untranslated "the"  -- (MW) The untranslated word is the Greek definite article, which usually precedes a noun and, without a noun, takes the meaning of "the one." The Greek article is much closer to our demonstrative pronouns ("this", "that", "these", "those"). See this article for more. 

heaven..--  The word translated as "heaven" means sky, the climate, and the universe. It is plural here. Jesus often uses it in the plural, though it is never translated that way so "skies". It also meant the home of the gods in a physical sense: the sun, moon, and planets were named for the gods. More about the word in this article.

KJV Translation Issues: 

6

WW - Wrong Word -- The word translated as "and" should be "but."

WW - Wrong Word -- The word translated as "come" should be "arrive."

IW - Inserted Word -- The word "the" doesn't exist in the source.

MM -- Many Meanings -- This word "east" also means "rising of a heavenly body."

MM -- Many Meanings -- This word "west" also means "setting."

CW - Confusing Word -- The "sit down" is not common word usually translated as "sit down" but one that means "to recline."

MW - Missing Word -- The word "the" is not shown in the English translation.

NIV Analysis: 

untranslated "but"  -- (MW) The untranslated word is "but," but since it always appears in the second position in a phrase, it feels more like our word "however," which can appear in the second position. The effect is to change the direction of the phrase after it is started.

I -- This is from the first-person, singular form of the verb.

say -- The word translated as "I tell" is the most common word that means "to say," and "to speak," but it also means "to teach," which seems to be the way Christ uses it more frequently. It also has many ancillary meanings such as "to count" ("to number" or like we might say, "to recount" a story) or "to choose for yourself." Christ usually uses this word to refer to his own speaking or teaching.

to -- This word "to" comes from the dative case of the following word that requires the addition of a preposition in English, but the translator must decide which preposition to use: a "to" as an indirect object.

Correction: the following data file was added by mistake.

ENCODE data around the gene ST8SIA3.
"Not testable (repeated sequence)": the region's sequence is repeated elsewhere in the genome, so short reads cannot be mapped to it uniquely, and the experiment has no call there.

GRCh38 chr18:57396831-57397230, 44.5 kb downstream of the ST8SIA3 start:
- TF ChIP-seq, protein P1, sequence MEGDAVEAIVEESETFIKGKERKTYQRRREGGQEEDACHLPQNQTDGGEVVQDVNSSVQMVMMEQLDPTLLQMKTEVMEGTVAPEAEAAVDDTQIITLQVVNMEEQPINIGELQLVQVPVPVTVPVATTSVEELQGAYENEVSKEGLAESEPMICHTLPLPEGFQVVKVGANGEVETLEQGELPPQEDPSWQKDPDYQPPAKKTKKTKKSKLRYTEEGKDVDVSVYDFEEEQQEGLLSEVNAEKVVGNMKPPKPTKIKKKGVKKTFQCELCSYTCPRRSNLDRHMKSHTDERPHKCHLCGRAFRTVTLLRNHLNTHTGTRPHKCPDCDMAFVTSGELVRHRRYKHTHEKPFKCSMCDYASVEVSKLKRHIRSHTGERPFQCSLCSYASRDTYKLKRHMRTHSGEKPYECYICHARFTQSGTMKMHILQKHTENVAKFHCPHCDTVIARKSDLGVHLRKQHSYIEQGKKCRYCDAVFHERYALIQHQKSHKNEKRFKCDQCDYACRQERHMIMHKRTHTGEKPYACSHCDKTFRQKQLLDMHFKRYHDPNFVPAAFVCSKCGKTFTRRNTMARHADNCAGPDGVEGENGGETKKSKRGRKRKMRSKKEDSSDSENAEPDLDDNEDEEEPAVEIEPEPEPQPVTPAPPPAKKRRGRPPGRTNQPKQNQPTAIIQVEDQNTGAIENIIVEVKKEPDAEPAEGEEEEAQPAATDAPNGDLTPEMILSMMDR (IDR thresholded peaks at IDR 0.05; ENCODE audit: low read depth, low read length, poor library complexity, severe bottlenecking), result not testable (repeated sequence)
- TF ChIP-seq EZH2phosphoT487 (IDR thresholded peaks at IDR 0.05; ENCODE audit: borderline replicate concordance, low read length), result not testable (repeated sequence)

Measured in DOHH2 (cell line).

you, -- The Greek pronoun "you" here is plural and in the form of an indirect object, "to you", "for you", etc. 

that -- The Greek source of "for" is a word that means "that" or "because." 

many-- The word translated as "many" means many in number, great in power or worth, and large in size. It is an adjective and does not have an article indicating its use as a noun.

will --  This helping verb "will" indicates that the verb is the future tense. Helping or auxiliary verbs are needed to translate the Greek verb forms into English.

come -- (WW)  The word translated as "come" is not the common word usually translated as "come" in the Gospels. This Greek word indicates a "coming" that has been completed, that is, "to arrive", "to be returned", or, even, "to be present." As a metaphor, it means "to be a follower." However, its tense is in the future or something that might happen in the future. So it describes an activity that might be complete in the future.

from The word translated as "from" means "from" in both location and when referring to a source.

the -- -- (IW) There is nothing that can be translated as "the" here in the Greek source.

east -- (MM) The word translated as "east" primarily refers to the rising of heavenly bodies above the horizon. It comes to mean "east" because that is the direction in which heavenly bodies arise. The uses of "rising" and "setting" as directions is common in many ancient languages.

and -- The Greek word translated as "and" over and over again in this verse is the common conjunction translated as "and", but it also is used to add emphasis ("also") and, In a series, it is best translated as "not only...but also." It is repeated several times in a series later in this verse.

the -- -- (IW) There is nothing that can be translated as "the" here in the Greek source.

west, -- (MM)  The word translated as "west" means "setting," as the opposite of "rising."